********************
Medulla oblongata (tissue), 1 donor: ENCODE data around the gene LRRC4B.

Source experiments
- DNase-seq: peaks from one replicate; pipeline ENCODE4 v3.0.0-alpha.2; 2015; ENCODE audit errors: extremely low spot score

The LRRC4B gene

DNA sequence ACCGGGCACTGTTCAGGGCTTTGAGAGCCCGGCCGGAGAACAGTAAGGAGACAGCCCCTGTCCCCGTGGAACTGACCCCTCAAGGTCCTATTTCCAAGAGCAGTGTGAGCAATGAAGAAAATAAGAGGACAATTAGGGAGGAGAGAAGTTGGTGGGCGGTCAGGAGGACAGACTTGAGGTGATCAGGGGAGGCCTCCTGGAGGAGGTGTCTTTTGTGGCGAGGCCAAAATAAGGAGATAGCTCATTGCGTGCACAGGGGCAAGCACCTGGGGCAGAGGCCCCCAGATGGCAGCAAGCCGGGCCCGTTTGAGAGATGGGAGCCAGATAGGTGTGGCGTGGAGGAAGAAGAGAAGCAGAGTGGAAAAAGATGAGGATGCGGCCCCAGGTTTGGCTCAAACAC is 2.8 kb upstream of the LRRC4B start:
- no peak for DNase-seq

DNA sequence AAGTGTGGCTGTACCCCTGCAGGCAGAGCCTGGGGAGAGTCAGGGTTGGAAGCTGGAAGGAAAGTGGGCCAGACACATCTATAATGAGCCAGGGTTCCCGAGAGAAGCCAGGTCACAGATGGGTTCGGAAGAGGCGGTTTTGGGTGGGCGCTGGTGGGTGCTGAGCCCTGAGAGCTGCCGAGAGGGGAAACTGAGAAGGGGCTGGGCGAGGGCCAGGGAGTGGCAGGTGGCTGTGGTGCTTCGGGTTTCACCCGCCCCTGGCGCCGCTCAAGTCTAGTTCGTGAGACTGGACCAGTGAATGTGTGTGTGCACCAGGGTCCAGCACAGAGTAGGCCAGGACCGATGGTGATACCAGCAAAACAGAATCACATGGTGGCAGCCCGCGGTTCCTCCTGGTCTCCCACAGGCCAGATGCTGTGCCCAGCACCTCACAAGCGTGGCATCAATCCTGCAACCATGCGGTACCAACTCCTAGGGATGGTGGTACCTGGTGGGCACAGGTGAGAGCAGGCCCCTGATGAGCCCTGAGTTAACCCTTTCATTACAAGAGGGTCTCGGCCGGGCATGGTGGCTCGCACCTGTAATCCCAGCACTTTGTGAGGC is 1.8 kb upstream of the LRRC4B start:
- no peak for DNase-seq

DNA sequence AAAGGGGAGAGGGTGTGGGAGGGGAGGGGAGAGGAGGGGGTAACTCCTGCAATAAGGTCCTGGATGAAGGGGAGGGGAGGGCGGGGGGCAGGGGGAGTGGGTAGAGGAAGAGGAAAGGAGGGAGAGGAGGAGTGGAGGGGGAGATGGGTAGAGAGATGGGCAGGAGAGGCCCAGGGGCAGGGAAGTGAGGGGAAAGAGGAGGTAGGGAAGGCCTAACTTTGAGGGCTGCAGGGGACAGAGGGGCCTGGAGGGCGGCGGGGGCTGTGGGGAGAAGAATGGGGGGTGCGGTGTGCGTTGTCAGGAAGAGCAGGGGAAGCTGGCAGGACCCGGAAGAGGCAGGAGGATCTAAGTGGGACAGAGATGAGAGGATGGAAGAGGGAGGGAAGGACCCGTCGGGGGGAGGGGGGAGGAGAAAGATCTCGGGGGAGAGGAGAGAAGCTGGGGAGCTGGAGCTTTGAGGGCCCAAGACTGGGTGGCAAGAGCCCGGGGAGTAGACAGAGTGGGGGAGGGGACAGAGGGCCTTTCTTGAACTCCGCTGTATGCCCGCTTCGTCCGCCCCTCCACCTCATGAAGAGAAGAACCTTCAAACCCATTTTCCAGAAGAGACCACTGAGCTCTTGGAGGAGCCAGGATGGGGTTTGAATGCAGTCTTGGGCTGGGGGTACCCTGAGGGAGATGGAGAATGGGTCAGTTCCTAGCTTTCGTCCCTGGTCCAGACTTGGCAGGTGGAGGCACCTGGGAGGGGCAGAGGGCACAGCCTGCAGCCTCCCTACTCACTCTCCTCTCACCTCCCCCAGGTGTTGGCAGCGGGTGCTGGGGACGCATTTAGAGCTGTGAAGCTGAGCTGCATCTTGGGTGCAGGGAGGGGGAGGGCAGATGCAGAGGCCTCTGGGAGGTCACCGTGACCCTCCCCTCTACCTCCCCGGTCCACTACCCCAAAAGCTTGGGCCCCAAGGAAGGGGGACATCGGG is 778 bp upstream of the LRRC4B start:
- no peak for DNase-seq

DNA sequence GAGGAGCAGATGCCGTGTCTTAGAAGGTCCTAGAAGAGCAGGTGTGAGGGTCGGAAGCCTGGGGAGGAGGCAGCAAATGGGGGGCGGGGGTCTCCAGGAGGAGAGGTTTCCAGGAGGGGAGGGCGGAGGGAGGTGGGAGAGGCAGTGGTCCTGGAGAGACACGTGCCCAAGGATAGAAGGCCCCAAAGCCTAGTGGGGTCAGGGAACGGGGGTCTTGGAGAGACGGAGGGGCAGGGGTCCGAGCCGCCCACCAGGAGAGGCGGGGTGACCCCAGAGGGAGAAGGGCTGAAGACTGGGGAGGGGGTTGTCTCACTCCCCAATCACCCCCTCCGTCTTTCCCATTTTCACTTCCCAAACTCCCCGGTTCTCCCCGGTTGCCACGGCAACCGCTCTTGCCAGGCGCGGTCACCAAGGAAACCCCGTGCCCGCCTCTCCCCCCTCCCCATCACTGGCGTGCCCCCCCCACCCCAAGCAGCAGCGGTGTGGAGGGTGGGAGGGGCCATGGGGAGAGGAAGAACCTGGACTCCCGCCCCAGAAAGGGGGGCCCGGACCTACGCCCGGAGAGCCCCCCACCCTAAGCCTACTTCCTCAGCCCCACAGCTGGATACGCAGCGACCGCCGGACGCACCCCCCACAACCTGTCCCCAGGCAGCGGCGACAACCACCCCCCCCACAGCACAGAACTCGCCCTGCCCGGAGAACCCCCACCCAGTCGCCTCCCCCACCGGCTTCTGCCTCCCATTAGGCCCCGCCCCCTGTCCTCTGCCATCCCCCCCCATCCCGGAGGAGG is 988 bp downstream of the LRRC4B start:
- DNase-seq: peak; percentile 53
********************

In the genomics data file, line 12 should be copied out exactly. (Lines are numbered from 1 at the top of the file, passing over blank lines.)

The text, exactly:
- DNase-seq: peak; percentile 53